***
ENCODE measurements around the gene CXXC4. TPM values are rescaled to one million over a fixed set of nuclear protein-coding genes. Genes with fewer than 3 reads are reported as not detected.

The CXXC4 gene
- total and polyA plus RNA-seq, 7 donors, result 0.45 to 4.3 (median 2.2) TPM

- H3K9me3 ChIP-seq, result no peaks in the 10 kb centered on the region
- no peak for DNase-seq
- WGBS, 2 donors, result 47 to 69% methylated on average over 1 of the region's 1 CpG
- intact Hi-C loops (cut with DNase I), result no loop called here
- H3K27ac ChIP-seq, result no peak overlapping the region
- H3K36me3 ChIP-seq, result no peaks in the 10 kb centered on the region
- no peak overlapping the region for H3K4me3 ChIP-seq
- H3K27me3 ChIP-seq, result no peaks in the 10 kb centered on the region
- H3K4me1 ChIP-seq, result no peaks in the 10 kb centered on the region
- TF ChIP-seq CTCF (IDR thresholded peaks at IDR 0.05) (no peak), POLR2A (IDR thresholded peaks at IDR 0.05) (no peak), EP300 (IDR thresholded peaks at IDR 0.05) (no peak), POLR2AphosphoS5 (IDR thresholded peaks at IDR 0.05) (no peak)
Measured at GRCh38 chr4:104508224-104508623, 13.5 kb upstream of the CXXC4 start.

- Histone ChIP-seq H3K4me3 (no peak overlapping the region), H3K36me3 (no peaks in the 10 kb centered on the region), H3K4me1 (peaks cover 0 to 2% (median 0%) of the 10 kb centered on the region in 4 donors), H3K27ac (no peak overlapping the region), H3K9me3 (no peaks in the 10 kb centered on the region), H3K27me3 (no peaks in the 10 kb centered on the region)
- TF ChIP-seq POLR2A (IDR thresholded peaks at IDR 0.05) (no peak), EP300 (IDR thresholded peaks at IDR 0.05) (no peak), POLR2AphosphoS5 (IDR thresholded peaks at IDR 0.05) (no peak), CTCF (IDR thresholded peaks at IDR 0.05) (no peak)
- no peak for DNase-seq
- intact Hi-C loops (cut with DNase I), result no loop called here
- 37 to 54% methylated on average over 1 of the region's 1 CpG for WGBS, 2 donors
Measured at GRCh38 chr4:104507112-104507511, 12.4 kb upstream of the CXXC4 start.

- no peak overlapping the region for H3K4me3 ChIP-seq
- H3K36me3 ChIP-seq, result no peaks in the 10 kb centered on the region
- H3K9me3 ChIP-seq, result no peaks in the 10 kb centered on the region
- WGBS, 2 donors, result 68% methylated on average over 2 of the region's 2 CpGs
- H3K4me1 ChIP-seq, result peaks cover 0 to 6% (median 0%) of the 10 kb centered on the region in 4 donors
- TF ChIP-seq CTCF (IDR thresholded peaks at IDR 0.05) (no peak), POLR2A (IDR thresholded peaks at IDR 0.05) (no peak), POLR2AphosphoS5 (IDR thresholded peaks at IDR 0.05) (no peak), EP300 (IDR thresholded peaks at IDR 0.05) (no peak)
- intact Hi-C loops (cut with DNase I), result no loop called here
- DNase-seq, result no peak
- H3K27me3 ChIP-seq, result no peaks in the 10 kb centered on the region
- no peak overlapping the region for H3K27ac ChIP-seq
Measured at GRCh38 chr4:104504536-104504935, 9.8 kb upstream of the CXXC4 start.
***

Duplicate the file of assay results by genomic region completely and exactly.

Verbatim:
ENCODE measurements around the gene CXXC4. TPM values are rescaled to one million over a fixed set of nuclear protein-coding genes. Genes with fewer than 3 reads are reported as not detected.

The CXXC4 gene
- total and polyA plus RNA-seq, 7 donors, result 0.45 to 4.3 (median 2.2) TPM

- H3K9me3 ChIP-seq, result no peaks in the 10 kb centered on the region
- no peak for DNase-seq
- WGBS, 2 donors, result 47 to 69% methylated on average over 1 of the region's 1 CpG
- intact Hi-C loops (cut with DNase I), result no loop called here
- H3K27ac ChIP-seq, result no peak overlapping the region
- H3K36me3 ChIP-seq, result no peaks in the 10 kb centered on the region
- no peak overlapping the region for H3K4me3 ChIP-seq
- H3K27me3 ChIP-seq, result no peaks in the 10 kb centered on the region
- H3K4me1 ChIP-seq, result no peaks in the 10 kb centered on the region
- TF ChIP-seq CTCF (IDR thresholded peaks at IDR 0.05) (no peak), POLR2A (IDR thresholded peaks at IDR 0.05) (no peak), EP300 (IDR thresholded peaks at IDR 0.05) (no peak), POLR2AphosphoS5 (IDR thresholded peaks at IDR 0.05) (no peak)
Measured at GRCh38 chr4:104508224-104508623, 13.5 kb upstream of the CXXC4 start.

- Histone ChIP-seq H3K4me3 (no peak overlapping the region), H3K36me3 (no peaks in the 10 kb centered on the region), H3K4me1 (peaks cover 0 to 2% (median 0%) of the 10 kb centered on the region in 4 donors), H3K27ac (no peak overlapping the region), H3K9me3 (no peaks in the 10 kb centered on the region), H3K27me3 (no peaks in the 10 kb centered on the region)
- TF ChIP-seq POLR2A (IDR thresholded peaks at IDR 0.05) (no peak), EP300 (IDR thresholded peaks at IDR 0.05) (no peak), POLR2AphosphoS5 (IDR thresholded peaks at IDR 0.05) (no peak), CTCF (IDR thresholded peaks at IDR 0.05) (no peak)
- no peak for DNase-seq
- intact Hi-C loops (cut with DNase I), result no loop called here
- 37 to 54% methylated on average over 1 of the region's 1 CpG for WGBS, 2 donors
Measured at GRCh38 chr4:104507112-104507511, 12.4 kb upstream of the CXXC4 start.

- no peak overlapping the region for H3K4me3 ChIP-seq
- H3K36me3 ChIP-seq, result no peaks in the 10 kb centered on the region
- H3K9me3 ChIP-seq, result no peaks in the 10 kb centered on the region
- WGBS, 2 donors, result 68% methylated on average over 2 of the region's 2 CpGs
- H3K4me1 ChIP-seq, result peaks cover 0 to 6% (median 0%) of the 10 kb centered on the region in 4 donors
- TF ChIP-seq CTCF (IDR thresholded peaks at IDR 0.05) (no peak), POLR2A (IDR thresholded peaks at IDR 0.05) (no peak), POLR2AphosphoS5 (IDR thresholded peaks at IDR 0.05) (no peak), EP300 (IDR thresholded peaks at IDR 0.05) (no peak)
- intact Hi-C loops (cut with DNase I), result no loop called here
- DNase-seq, result no peak
- H3K27me3 ChIP-seq, result no peaks in the 10 kb centered on the region
- no peak overlapping the region for H3K27ac ChIP-seq
Measured at GRCh38 chr4:104504536-104504935, 9.8 kb upstream of the CXXC4 start.